The trailer offers a kind of meta-advertisement, recognising the very marketing strategies that attracted people, including women, to the previous film. Cutting between clips of the men performing various routines, the trailer includes the line, “We didn’t want to show the best parts of the movie in this trailer but it was very very hard to resist,” before inviting the audience to #comeagain this summer.
The desire to show a complex version of yourself seen with male characters in the Male Gaze, alongside a desire for a complex version of your partner seen with male recipients of desire in the Female Gaze, combines in the Queer Female Gaze to produce sexual and romantic relationships often rooted in friendship.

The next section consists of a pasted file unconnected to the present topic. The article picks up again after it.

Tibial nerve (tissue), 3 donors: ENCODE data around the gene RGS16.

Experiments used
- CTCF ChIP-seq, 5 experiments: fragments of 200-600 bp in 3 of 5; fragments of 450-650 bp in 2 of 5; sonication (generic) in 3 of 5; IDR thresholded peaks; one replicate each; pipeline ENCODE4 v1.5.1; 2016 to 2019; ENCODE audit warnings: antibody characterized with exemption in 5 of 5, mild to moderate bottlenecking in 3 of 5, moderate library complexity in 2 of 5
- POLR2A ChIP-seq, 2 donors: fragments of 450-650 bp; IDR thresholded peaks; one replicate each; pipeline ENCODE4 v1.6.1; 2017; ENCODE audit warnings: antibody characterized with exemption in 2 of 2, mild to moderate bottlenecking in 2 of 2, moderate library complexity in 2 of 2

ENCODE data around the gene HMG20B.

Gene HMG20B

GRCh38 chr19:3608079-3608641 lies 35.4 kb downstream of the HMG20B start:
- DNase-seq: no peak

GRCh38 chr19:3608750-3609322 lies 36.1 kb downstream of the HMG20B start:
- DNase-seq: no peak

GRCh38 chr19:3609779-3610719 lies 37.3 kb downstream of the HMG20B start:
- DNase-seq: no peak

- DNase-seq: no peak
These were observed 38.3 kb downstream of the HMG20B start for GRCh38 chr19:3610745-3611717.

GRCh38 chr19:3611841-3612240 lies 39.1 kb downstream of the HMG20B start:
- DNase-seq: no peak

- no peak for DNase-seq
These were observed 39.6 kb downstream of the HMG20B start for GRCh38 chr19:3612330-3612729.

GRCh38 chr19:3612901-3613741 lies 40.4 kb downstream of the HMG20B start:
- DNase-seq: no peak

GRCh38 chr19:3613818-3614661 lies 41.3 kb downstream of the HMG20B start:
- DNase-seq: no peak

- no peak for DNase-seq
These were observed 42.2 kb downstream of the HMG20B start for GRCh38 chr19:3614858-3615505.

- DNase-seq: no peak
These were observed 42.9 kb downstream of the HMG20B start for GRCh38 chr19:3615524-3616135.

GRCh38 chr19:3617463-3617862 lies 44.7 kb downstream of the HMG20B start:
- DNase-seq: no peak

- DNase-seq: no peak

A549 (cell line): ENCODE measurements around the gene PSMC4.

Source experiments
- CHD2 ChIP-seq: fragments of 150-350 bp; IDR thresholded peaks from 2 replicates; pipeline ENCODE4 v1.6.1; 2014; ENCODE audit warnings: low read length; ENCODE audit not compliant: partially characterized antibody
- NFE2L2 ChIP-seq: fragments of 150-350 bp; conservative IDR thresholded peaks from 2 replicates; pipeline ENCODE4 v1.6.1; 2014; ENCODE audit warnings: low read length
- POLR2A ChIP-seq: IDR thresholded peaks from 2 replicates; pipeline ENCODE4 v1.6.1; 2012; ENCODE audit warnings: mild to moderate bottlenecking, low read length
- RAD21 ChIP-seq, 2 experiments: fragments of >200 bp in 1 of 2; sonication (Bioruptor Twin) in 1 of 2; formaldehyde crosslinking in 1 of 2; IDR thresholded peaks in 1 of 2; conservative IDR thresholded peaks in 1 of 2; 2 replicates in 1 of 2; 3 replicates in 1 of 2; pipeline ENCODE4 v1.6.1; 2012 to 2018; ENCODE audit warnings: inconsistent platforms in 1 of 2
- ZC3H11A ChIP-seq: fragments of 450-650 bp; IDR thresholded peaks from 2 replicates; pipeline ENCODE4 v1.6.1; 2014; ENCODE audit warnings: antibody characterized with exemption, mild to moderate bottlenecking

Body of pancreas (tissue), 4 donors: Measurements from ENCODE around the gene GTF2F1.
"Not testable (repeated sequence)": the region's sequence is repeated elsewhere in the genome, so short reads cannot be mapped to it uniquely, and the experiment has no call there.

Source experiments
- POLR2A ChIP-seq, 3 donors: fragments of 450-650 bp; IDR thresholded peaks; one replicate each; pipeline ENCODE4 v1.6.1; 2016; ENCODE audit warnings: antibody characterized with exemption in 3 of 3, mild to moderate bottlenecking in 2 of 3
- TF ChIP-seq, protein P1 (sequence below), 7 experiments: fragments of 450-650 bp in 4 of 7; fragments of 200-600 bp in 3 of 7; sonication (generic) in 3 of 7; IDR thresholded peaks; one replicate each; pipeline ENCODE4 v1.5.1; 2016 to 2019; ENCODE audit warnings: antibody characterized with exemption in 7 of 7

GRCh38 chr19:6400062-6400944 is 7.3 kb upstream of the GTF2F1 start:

Summer Blockbusters Prove Women (Not Surprisingly) Enjoy Laughing and Gawking from Their Own Perspective
The Significance of Bridesmaids and Magic Mike in a Sea of Masculinity Not this. In Christopher Hitchens’s infamous essay, “Why Women Aren’t Funny,” he points to a Stanford study that rated men and women’s reactions to cartoons on a “funniness” scale. The study found many similarities between men and women’s responses, but also found some marked differences. […]
Stephanie‘s Picks: Must We Worry About the Boys of ‘Brave’? by KJ Dell’antonia via the New York Times Why I Heart GIRLS & Lena Dunham’s Body via Virginia Sole-Smith TV Trailer Watch: Steel Magnolias via Women and Hollywood Nora Ephron, Prolific Author and Screenwriter, Dies at Age 71 by Adam Bernstein via the Washington Post […]